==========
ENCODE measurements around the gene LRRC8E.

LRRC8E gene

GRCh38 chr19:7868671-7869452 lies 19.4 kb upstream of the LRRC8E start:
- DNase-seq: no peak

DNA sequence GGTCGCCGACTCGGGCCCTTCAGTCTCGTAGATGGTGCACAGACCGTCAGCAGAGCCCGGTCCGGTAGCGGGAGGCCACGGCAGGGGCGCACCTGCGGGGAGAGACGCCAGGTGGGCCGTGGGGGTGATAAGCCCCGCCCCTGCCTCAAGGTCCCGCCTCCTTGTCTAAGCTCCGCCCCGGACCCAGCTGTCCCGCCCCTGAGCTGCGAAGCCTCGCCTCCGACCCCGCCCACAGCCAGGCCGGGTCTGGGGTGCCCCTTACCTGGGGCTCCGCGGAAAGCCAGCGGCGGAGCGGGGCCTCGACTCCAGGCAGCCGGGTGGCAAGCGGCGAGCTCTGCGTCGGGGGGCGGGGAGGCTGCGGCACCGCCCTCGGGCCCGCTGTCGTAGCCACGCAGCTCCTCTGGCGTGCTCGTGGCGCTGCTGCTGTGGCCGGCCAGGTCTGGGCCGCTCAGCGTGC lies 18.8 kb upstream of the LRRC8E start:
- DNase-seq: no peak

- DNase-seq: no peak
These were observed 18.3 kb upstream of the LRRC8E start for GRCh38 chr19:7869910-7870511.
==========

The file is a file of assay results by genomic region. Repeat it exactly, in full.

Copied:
ENCODE measurements around the gene LRRC8E.

LRRC8E gene

GRCh38 chr19:7868671-7869452 lies 19.4 kb upstream of the LRRC8E start:
- DNase-seq: no peak

DNA sequence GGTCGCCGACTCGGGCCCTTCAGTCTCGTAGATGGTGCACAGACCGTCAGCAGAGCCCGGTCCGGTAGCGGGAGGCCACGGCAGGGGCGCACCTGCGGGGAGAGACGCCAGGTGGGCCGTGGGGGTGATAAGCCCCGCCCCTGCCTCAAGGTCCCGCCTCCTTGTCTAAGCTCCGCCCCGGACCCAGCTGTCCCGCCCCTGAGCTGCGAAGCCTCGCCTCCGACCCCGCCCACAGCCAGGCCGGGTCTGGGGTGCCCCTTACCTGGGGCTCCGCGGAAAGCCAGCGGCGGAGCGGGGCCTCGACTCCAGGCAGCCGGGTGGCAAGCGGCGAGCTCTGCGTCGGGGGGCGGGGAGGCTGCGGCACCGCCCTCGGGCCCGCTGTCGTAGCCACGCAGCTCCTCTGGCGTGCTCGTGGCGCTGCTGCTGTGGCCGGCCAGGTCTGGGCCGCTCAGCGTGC lies 18.8 kb upstream of the LRRC8E start:
- DNase-seq: no peak

- DNase-seq: no peak
These were observed 18.3 kb upstream of the LRRC8E start for GRCh38 chr19:7869910-7870511.